Hip-Hop Week kicked off on Monday with a visit from hip-hop pioneer, Biz Markie. Born Marcel Theo Hall but better known by his stage name, Markie has been working in the music industry for over thirty years and is well-known for his unique musical style, beatboxing skills, and DJ performances, as well as a brief dabbling in an acting career. When he took the stage in the Sarazen Student Union on Monday, he performed his hit single from 1989, “Just a Friend” and the audience sang loudly along to the familiar song. 

In Dr. Snyder’s introduction, he proudly shared that Siena is “the only college in the United States of America that has an annual Hip-Hop Week.” The event has become a staple not only in the Siena community but in the larger Capital Region, as Markie’s visit drew an impressive crowd of students, faculty, and community members. Dr. Snyder then lead a Q&A with Markie, asking about his initial interests in the hip-hop genre, as well as some of his personal influences with music. Markie was an engaging speaker, and his entertainer personality shown through in his responses; he would beatbox throughout his answers and crack jokes with the audience.

The events of the week also featured Hip-Hop Karaoke on Wednesday night, where students could win prizes by performing and dressing as their favorite artists, as well as a Hip-Hop Trivia Night on Thursday. This Friday March 22nd, Hip-Hop Week will conclude with “Expozé: Evolution of Hip-Hop” at 7:30pm, presented by Siena College’s Black & Latino Student Union. The event is a talent showcase that will feature a number of performances by Siena’s dance clubs. Tickets cost $3 for Siena students & faculty and $5 for outside guests, and all proceeds will be donated to the Coalition for Homeless Youth. 

Hip-Hop Week is sponsored by the Black & Latino Student Union, the Diversity Action Committee, Damietta-Cross Cultural Center, the English Department, Greyfriar Living Literature Series, Community Living, and Student Activities & Leadership Development.

If you’re interested in reading more about Markie’s visit, I covered his performance and keynote lecture in the 3/29 issue of The Promethean, which can be read here.

Greyfriar Author Speaks with English Class

Each year, the English Department hosts the Greyfriar Living Literature Series in which they invite a distinguished literary writer to hold a workshop, discuss writing, and read from their work. This year’s Greyfriar author was Anand Prahlad, a published poet, memoirist, and professor. Prahlad visited my African American Literature class on Tuesday March 5th in the afternoon before his lecture and shared some of his insights on writing with our class.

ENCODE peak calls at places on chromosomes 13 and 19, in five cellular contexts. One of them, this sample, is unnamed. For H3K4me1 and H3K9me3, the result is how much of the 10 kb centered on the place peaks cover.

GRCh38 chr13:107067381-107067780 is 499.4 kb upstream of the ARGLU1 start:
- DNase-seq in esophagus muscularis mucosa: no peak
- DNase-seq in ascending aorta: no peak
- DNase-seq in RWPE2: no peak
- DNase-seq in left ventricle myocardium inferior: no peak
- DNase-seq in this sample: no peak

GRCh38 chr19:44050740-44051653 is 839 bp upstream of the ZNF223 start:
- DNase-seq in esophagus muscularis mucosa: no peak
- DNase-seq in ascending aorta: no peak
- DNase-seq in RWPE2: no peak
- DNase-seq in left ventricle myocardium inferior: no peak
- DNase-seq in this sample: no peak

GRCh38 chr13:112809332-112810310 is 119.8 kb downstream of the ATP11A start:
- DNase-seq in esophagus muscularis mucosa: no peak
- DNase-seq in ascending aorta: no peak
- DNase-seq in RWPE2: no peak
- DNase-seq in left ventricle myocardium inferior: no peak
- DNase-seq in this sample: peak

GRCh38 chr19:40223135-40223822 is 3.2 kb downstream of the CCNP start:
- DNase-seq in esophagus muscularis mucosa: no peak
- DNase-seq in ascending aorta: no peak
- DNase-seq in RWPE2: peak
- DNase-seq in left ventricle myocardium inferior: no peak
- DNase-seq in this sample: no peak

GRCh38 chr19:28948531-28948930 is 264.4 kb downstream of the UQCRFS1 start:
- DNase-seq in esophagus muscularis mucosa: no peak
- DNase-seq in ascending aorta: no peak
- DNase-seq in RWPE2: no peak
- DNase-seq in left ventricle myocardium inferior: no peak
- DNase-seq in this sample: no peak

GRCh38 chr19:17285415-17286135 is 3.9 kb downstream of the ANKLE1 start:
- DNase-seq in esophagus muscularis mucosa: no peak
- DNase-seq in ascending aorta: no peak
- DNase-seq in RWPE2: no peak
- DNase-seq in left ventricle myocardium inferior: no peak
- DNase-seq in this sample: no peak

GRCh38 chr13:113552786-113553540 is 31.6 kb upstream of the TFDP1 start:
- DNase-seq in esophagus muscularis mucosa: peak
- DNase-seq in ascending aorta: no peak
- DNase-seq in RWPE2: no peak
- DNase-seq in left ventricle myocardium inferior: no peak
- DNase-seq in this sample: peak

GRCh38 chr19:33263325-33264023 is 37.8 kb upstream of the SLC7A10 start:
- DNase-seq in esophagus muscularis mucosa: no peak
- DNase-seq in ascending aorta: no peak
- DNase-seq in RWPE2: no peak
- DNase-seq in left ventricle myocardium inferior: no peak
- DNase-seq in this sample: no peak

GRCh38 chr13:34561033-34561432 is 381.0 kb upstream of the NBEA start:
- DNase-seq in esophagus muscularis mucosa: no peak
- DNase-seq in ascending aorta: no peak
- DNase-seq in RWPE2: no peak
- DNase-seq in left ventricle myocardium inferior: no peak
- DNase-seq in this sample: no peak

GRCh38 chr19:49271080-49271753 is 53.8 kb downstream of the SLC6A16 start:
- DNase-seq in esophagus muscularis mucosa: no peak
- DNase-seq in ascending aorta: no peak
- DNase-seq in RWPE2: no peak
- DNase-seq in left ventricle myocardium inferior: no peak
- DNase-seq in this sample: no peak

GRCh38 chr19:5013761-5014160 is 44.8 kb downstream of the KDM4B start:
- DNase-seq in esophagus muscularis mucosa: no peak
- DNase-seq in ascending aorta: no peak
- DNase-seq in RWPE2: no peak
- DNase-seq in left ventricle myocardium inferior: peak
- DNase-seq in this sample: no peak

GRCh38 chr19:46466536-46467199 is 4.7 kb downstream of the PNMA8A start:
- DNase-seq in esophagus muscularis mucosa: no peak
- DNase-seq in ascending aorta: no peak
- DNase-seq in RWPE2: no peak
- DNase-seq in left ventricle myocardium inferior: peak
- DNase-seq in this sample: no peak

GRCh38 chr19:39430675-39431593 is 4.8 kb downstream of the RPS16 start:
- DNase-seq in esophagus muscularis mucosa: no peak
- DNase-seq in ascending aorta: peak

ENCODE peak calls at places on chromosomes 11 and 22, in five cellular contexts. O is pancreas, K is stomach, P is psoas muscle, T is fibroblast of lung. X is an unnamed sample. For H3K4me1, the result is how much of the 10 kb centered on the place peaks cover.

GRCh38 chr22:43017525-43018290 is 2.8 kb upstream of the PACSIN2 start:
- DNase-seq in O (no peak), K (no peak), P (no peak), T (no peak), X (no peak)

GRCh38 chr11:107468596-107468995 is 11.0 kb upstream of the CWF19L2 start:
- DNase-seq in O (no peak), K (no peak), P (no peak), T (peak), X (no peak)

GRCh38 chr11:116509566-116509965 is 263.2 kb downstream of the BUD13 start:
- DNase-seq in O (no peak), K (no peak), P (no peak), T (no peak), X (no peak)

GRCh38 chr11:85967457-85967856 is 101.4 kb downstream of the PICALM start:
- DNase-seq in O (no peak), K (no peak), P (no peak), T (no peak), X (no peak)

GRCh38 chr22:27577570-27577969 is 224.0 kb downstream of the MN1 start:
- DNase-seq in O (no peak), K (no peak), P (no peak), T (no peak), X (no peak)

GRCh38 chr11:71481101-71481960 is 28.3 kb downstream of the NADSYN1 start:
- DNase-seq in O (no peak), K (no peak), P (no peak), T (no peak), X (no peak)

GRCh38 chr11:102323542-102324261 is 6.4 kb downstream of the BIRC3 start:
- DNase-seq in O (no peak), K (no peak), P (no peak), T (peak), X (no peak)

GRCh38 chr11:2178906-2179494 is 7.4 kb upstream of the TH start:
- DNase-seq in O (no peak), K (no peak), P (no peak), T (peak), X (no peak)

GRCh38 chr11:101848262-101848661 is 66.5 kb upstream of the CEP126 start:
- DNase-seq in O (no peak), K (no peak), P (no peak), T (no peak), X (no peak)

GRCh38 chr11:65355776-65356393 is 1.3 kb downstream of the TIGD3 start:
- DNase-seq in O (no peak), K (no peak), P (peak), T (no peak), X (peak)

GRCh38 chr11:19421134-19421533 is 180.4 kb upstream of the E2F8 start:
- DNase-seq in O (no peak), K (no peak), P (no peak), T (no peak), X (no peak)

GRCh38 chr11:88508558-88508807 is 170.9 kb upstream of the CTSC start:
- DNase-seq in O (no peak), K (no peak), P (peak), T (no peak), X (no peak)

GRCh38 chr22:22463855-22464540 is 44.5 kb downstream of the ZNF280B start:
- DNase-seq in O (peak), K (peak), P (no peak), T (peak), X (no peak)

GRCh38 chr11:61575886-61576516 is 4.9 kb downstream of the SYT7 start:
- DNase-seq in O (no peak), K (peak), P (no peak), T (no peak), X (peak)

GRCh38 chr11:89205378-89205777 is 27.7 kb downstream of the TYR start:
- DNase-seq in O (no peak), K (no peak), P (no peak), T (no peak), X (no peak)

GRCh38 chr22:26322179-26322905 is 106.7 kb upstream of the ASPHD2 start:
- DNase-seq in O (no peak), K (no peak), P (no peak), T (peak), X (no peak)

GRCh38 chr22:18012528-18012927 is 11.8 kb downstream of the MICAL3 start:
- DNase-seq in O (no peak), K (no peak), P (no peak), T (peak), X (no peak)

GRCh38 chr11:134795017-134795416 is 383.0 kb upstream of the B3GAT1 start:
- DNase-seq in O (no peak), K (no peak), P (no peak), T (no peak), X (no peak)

As part of our assignment for the day, my professor, Dr. Wilhite, assigned selected passages from Prahlad’s 2017 memoir, The Secret Life of a Black Aspie. His memoir discusses his experience with autism spectrum disorder and describes the way he sees the world. Prahlad kicks off his memoir with a bold statement: “Before I start telling you about my life, though, I should share with you a secret: I don’t remember most of it.” He admitted to our class that it was a line he wasn’t sure if he should keep in the memoir, but decide that there is an important, distinguished relationship between memory and life writing. “Everyone remembers differently,” Prahlad said.

Dr. Wilhite started off the class by having us read one of Prahlad’s poems, “Grind,” from his collection of poetry, As Good As Mango. The poem, written with extensive enjambment and impressionism, narrates an observer watching young black boys skateboarding in Harlem. Students discussed some of their observations from the poem, including Prahlad’s use of bright and positive imagery with darkness. Prahlad listened to student’s comments, then explained his own intentions with the poem, specifically how it was meant to capture a sense of percussive choreography. It was a great opportunity to hear an author speak about his own work. 

The class then transitioned into talking about the selected passages from Prahlad’s memoir. Students were able to ask Prahlad questions, and many of their inquiries centered around his writing style as someone diagnosed with autism spectrum disorder. “My relationship to memory is kind of rooted in sensory experiences,” he explained. Prahlad shared an anecdote about a time he was asked to describe the autistic experience in order to best understand how to work with someone with autism. “Imagine everything is alive,” he said. “Everything is an aura. Everything is vibrating.”

Hearing Prahlad speak about his memoir and poetry was a valuable opportunity as an aspiring writer and an English major. I was unfortunately unable to attend his reading and Q&A due to a class conflict, but I was fortunate to have the chance to hear him discuss his own work. If you’re interested in learning more about Prahlad and his publications, you can check out his website at https://prahladauthor.com.